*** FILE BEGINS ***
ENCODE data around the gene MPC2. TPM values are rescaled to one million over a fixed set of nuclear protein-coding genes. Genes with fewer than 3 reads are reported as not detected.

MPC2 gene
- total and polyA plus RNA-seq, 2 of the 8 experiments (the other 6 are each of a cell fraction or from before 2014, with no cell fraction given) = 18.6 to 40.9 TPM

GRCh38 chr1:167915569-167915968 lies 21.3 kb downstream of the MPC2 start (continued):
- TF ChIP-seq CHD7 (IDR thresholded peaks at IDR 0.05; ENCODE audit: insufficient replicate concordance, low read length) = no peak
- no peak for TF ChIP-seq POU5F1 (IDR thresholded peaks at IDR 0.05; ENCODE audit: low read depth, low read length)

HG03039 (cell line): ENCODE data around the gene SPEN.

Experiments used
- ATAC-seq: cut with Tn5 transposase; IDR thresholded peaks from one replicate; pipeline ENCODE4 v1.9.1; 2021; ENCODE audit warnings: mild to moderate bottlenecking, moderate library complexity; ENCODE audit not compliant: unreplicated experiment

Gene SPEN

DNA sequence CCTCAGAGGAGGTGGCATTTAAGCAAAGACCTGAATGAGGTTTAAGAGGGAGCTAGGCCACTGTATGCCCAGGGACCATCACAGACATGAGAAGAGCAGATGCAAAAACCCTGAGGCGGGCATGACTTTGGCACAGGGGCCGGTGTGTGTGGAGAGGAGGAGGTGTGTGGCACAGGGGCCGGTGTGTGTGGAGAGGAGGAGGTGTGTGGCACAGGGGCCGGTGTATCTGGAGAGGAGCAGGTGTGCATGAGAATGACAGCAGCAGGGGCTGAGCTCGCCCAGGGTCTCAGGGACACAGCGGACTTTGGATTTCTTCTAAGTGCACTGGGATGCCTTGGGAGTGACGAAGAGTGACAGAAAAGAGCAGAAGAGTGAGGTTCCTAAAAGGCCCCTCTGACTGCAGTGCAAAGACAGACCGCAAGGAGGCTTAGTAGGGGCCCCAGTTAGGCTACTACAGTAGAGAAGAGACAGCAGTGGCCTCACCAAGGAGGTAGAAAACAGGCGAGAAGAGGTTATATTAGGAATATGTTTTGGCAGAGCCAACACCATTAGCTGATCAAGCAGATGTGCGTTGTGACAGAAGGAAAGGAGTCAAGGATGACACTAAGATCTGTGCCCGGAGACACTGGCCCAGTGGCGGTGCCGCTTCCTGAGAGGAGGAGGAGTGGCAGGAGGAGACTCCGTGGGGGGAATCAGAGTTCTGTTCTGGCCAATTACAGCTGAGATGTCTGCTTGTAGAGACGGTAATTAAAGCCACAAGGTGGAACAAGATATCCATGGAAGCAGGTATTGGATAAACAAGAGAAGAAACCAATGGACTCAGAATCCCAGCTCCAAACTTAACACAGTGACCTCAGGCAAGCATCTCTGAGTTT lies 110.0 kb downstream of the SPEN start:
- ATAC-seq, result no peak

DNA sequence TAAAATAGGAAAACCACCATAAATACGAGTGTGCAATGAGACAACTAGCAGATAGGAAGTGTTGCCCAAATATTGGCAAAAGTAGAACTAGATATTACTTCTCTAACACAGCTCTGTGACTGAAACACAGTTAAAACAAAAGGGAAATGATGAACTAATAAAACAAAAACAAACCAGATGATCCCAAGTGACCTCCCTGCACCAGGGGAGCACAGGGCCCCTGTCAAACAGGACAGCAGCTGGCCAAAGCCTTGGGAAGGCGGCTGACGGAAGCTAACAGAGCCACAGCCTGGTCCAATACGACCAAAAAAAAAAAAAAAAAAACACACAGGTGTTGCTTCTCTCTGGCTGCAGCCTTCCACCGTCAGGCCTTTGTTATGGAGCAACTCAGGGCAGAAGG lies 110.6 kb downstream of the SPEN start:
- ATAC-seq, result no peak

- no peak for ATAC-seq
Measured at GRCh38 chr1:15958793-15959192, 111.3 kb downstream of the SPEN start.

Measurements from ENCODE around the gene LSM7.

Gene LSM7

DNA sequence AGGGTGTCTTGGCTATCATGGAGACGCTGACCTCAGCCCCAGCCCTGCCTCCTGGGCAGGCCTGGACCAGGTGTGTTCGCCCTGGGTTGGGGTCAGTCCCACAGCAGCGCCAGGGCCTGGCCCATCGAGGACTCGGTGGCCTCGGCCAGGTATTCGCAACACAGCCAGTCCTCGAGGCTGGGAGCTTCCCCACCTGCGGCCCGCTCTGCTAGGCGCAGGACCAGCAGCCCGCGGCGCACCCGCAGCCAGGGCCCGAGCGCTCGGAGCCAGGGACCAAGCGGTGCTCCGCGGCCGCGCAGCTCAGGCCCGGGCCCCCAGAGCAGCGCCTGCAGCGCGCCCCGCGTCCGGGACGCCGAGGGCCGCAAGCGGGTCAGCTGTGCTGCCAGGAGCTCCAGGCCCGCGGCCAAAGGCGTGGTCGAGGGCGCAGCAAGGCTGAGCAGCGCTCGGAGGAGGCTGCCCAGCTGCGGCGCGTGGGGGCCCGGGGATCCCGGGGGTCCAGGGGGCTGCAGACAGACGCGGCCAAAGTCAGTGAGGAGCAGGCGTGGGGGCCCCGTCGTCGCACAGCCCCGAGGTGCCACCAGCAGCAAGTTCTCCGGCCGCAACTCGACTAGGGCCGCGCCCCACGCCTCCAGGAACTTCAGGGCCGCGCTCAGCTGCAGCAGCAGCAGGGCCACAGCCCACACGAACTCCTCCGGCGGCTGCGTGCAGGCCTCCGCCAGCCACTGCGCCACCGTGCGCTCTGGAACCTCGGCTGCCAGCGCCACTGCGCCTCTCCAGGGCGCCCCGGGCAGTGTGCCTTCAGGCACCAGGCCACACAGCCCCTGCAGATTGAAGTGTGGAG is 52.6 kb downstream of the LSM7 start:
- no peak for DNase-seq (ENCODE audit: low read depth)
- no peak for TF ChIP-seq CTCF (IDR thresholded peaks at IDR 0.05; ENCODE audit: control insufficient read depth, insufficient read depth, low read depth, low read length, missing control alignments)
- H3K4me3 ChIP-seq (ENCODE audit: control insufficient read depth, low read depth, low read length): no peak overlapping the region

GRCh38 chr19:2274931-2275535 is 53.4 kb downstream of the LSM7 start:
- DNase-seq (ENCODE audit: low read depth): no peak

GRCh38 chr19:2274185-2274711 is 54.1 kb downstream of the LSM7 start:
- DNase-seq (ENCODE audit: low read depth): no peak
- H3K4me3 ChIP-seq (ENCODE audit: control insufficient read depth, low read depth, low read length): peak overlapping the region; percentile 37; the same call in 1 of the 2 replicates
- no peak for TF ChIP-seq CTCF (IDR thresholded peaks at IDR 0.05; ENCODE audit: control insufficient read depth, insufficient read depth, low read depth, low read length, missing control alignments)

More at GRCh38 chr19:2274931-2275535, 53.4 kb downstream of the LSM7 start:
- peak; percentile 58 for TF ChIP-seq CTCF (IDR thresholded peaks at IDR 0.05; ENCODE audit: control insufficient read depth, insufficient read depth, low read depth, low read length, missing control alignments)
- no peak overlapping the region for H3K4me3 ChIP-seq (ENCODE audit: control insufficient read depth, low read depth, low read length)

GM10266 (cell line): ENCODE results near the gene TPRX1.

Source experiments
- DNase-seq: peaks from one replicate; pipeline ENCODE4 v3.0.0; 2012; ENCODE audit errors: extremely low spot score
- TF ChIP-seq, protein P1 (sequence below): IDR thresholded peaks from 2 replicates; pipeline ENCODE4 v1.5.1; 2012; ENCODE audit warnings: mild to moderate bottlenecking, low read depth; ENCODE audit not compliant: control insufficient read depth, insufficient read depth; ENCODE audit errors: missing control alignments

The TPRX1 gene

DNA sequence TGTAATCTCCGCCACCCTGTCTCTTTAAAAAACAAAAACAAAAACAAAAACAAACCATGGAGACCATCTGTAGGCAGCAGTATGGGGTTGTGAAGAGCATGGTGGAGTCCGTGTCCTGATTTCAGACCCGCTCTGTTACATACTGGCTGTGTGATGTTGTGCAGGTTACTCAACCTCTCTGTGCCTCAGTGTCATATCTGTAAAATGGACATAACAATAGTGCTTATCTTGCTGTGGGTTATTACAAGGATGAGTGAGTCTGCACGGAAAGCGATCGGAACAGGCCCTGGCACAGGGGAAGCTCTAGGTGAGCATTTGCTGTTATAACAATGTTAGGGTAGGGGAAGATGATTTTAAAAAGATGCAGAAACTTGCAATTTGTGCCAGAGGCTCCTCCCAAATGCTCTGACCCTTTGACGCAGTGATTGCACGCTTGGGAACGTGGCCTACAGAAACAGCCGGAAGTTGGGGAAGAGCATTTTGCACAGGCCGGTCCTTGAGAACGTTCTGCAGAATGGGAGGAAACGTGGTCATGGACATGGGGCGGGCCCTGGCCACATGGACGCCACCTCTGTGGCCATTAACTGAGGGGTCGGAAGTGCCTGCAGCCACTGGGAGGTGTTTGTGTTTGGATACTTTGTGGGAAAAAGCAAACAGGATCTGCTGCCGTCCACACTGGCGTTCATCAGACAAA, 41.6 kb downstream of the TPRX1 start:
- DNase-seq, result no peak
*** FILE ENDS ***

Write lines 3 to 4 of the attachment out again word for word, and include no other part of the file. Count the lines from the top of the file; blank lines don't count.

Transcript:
- total and polyA plus RNA-seq, 2 of the 8 experiments (the other 6 are each of a cell fraction or from before 2014, with no cell fraction given) = 18.6 to 40.9 TPM

GRCh38 chr1:167915569-167915968 lies 21.3 kb downstream of the MPC2 start (continued):